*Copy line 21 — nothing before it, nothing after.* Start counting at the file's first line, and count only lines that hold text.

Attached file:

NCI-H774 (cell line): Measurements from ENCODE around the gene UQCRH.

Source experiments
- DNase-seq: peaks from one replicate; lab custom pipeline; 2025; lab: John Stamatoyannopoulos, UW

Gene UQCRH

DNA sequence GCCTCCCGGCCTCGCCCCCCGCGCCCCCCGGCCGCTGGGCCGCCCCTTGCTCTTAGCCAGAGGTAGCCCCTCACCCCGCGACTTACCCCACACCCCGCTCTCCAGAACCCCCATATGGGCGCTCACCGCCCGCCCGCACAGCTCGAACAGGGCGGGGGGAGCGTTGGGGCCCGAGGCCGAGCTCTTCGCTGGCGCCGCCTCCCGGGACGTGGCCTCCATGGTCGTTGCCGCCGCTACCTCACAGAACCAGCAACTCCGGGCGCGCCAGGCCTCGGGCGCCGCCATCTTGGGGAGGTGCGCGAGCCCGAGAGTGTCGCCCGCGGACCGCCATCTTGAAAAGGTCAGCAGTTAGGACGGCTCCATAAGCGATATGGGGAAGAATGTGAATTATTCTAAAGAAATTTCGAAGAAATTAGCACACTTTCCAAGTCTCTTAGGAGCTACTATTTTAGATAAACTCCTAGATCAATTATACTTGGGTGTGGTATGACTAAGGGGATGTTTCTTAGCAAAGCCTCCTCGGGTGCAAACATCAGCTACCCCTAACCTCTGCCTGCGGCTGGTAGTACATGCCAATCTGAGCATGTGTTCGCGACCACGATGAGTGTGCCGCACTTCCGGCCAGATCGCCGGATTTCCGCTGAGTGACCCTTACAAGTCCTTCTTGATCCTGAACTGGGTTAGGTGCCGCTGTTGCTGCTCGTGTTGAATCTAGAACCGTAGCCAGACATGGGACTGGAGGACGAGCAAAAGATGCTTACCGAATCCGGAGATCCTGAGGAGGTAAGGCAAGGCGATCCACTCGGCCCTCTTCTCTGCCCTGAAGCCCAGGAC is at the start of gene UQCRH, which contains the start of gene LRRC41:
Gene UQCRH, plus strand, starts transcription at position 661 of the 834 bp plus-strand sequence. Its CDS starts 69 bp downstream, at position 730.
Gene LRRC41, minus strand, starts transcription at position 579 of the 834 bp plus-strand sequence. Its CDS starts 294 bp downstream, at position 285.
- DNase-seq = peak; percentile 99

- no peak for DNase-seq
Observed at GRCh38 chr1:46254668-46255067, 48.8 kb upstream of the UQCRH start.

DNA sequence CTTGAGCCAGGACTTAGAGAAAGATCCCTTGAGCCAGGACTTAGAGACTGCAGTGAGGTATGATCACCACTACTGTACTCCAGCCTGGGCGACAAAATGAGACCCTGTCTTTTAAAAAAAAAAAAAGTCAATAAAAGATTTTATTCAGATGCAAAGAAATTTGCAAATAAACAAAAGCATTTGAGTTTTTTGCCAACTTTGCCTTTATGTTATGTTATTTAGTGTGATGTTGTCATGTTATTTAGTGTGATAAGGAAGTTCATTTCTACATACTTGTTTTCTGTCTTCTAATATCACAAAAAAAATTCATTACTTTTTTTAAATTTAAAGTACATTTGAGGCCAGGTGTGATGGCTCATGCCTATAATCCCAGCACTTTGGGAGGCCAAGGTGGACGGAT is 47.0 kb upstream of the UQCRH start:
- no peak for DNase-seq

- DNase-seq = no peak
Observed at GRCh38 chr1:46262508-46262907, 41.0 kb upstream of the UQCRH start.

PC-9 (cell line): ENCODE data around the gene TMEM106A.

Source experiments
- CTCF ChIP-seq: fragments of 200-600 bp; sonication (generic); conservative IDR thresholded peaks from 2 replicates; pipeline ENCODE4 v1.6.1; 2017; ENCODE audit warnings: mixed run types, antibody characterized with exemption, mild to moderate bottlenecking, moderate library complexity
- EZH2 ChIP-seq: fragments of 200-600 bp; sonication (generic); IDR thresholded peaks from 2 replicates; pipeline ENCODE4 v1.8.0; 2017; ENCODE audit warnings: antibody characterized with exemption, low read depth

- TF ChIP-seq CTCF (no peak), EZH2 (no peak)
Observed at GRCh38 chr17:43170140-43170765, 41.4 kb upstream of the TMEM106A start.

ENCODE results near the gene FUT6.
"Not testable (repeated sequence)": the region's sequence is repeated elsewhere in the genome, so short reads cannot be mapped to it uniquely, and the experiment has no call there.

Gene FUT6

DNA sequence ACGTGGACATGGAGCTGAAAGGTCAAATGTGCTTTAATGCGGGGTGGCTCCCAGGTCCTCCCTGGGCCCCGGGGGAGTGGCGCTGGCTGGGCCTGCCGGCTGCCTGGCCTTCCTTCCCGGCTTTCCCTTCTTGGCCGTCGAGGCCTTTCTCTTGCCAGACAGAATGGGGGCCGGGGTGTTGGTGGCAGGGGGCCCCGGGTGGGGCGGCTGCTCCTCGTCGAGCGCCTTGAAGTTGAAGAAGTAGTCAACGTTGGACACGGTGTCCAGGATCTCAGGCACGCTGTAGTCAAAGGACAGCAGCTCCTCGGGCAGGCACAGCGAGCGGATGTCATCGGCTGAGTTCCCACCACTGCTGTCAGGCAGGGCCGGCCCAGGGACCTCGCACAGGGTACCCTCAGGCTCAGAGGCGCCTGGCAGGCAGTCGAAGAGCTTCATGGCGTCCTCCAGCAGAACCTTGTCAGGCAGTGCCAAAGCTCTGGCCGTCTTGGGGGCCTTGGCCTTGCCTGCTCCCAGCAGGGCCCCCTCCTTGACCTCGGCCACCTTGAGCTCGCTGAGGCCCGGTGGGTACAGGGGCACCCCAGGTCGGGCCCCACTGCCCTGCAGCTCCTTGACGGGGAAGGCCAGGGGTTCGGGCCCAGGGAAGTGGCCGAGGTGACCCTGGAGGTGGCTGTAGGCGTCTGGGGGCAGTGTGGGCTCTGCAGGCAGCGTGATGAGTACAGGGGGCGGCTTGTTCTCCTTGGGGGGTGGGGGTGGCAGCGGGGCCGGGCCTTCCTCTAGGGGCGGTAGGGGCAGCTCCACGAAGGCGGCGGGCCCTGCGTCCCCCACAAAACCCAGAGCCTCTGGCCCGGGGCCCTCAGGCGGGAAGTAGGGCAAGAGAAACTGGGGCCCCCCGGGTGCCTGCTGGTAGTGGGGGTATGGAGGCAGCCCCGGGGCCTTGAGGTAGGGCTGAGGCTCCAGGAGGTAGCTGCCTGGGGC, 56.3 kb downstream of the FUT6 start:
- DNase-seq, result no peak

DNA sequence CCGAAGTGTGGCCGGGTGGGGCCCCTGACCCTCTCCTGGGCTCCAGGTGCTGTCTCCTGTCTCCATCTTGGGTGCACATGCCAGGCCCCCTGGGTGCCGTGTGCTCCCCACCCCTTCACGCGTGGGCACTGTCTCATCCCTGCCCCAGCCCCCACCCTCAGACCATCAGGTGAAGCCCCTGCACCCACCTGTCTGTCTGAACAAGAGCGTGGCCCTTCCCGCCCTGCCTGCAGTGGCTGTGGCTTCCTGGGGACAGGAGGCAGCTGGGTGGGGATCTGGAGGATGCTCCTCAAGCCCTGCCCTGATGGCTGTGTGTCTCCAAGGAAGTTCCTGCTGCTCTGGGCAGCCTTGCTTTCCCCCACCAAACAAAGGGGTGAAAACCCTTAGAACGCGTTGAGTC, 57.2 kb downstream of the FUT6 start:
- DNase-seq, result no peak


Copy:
ENCODE results near the gene FUT6.